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Tuesday, March 01, 2011

Tips On Tenancy Deposit Disputes 33: Standard Of Proof

Tip 33: The Standard Of Proof
We’ve looked before at the burden of proof, which is a way of describing whose problem it is to prove their claim is true. It should come as no surprise to you to learn that the burden is on the landlord to prove that they are in the right.
What we haven’t discussed yet is the standard of proof, which means how far you have to go to convince the adjudicator that you are right. Thankfully, deposit disputes do not employ the criminal standard, which is beyond reasonable doubt. Deposit protection disputes use the civil standard of proof, which is described as the Balance Of Probabilities.
In law, we talk about evidence having weight, which is essentially how convincing it is. As an example, more weight would be given to an independent, professionally produced inventory which describes the front garden as neat on a specific date, than to a letter from a neighbour confirming that the front garden was always well kept. The inventory is detailed, specific and objective, whereas the letter is vague and the motives of the neighbour cannot be ascertained. In this instance, the inventory carries more weight.
The adjudicator’s role is to read the evidence, consider how much evidential weight it carries, then to determine, on balance, which party has the stronger (more weighty) case. If your evidence carries more weight, it appears more probable that you are in the right and the balance falls in your favour. You have won.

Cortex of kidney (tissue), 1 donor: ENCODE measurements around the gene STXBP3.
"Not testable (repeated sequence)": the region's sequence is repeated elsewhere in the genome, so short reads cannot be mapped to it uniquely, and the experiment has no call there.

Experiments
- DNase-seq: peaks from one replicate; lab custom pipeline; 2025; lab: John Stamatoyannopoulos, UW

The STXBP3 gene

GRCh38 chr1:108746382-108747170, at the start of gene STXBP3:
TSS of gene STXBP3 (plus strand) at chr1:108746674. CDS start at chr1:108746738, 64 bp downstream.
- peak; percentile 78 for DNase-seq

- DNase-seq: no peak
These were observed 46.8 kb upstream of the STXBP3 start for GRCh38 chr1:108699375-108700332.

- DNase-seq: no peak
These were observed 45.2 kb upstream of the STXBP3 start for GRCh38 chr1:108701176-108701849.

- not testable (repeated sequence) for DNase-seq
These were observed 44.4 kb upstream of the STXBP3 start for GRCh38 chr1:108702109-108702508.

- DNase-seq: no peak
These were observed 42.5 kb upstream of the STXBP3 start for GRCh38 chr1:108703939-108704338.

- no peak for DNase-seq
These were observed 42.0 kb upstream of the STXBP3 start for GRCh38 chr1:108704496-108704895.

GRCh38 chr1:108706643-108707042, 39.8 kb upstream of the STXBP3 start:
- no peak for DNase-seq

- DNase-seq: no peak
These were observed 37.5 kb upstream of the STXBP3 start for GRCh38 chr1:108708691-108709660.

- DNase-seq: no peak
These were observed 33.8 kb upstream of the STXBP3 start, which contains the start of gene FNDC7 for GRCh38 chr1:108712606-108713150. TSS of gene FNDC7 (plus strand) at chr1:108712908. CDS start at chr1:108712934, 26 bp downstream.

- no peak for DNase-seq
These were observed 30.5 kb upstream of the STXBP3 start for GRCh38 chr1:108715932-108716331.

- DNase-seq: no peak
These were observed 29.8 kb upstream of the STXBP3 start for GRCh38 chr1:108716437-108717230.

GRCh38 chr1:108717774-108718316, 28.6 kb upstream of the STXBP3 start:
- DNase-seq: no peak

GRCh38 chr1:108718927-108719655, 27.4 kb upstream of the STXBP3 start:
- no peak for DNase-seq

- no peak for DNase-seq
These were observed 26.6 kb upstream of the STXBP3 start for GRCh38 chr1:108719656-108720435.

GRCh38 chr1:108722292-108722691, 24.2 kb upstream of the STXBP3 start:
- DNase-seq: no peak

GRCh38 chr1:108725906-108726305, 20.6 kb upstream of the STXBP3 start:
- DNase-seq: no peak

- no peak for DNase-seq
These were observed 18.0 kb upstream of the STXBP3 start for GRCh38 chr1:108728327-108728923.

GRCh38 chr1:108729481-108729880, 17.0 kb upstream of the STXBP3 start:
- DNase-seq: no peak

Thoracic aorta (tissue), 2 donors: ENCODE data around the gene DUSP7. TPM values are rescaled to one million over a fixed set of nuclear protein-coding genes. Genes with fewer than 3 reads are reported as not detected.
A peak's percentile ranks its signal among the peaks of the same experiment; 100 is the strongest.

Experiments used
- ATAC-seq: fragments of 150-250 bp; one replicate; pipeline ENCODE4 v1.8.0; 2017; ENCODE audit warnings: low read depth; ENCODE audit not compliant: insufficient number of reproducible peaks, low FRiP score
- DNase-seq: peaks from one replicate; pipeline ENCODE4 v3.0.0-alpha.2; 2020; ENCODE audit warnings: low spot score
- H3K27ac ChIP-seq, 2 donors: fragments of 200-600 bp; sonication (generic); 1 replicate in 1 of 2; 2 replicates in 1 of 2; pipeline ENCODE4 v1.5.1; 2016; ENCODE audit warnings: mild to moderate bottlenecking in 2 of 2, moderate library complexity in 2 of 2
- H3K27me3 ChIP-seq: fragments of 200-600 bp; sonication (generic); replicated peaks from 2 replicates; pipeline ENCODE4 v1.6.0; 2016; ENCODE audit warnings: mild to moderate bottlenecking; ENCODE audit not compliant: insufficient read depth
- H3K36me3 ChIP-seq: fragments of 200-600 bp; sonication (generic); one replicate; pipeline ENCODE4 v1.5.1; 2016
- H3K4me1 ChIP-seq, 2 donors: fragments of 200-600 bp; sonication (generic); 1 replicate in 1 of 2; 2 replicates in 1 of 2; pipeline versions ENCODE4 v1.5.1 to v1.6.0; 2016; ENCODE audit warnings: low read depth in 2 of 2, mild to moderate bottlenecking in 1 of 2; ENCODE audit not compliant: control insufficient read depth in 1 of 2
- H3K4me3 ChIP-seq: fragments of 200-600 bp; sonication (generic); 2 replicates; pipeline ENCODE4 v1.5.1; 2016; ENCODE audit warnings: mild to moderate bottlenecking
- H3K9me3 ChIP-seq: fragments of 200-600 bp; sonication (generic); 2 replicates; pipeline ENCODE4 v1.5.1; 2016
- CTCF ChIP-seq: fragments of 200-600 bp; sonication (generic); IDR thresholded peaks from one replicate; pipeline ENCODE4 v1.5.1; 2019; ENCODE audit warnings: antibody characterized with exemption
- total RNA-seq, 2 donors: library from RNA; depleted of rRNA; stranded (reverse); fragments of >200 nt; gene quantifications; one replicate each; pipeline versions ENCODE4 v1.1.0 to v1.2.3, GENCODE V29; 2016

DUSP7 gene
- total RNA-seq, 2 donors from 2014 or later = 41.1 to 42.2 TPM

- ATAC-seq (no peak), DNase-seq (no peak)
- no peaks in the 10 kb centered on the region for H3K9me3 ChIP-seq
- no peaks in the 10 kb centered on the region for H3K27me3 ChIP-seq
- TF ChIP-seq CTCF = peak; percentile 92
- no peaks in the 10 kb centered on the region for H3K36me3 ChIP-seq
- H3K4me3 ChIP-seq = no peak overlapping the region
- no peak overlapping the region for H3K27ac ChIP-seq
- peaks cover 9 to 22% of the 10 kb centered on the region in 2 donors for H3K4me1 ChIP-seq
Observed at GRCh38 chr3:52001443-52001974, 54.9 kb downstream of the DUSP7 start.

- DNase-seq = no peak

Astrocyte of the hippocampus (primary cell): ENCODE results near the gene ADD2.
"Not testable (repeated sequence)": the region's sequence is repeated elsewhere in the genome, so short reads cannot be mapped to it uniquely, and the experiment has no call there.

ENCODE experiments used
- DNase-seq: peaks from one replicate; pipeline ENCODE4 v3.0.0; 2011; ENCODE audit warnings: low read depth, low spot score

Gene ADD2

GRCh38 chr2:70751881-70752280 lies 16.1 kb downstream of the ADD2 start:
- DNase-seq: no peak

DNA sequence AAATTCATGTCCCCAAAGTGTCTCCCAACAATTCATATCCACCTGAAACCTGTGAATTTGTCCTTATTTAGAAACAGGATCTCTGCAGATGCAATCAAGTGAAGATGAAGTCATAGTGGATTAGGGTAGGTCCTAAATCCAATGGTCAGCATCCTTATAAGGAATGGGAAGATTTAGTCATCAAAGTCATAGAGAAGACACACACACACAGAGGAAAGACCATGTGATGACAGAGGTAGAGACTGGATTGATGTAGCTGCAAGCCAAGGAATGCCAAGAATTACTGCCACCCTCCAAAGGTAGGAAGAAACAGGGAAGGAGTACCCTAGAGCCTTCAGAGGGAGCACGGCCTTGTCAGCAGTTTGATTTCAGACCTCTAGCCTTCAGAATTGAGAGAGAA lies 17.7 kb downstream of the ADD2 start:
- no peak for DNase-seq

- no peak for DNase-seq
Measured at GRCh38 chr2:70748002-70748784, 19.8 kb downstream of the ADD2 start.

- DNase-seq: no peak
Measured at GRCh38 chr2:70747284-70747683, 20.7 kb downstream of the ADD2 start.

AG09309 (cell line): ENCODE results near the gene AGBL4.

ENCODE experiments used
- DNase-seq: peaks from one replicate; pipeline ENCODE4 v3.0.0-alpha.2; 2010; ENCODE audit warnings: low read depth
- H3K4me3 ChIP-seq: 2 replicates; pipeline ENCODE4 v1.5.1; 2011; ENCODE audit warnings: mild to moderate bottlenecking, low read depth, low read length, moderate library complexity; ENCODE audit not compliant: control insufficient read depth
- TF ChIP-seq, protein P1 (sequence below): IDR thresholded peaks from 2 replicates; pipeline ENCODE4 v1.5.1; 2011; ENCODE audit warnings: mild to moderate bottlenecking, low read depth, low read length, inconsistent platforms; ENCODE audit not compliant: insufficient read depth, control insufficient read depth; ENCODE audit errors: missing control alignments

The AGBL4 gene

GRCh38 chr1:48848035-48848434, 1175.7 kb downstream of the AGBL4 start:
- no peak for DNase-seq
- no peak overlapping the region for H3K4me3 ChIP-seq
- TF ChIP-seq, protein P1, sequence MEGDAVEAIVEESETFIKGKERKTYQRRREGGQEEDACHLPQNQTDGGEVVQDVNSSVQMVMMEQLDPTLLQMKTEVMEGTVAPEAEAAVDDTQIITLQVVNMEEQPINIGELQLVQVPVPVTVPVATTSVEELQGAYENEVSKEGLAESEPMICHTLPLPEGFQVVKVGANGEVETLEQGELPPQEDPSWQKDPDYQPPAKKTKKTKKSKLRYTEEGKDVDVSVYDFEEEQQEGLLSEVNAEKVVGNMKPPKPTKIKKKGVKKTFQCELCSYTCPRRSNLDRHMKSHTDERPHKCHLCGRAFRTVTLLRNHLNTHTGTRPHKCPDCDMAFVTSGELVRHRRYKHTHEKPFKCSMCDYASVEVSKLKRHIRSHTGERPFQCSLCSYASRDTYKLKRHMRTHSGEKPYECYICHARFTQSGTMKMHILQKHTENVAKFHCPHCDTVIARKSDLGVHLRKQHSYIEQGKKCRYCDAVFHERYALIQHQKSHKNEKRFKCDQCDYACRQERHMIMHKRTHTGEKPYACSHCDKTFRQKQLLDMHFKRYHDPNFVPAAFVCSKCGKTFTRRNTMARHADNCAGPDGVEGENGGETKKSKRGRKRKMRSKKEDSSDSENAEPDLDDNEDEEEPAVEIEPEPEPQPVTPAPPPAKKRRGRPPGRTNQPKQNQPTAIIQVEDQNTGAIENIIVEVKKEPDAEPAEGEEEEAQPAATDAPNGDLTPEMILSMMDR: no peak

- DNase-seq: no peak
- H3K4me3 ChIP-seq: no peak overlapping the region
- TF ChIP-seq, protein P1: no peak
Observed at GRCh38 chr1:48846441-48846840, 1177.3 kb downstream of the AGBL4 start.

The is a short video on the interaction between burden and standard of proof here, if you would like a little more detail.
Tom Derrett is the Principal of Deposit Claim, an experienced deposit protection adjudicator and an expert on the Deposit Protection Schemes. Tom helps landlords to claim money through the deposit protection schemes.

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Anonymous said...

What a load of rubbish.

In the real world even if the landlord has 100% proof, with inventories, witnesses, receipts the dispute schemes will still favour the tenant.

E.g. when professional cleaning is awarded to a landlord they may generously give 10% of the cost of cleaning so the landlord still pays 90%.

Anonymous said...

This pie chart supports the argument against arbitration. If in most cases you are in dispute with a bad tenant do not go to arbitration And force them to take the matter to court at their expence. If they dont you then have the option of reapplying for the deposit 6months on when they have disapeared
. You are then in the poition to claim all of the deposit. Turn the tables on cheating tenants. Support and respect the good ones!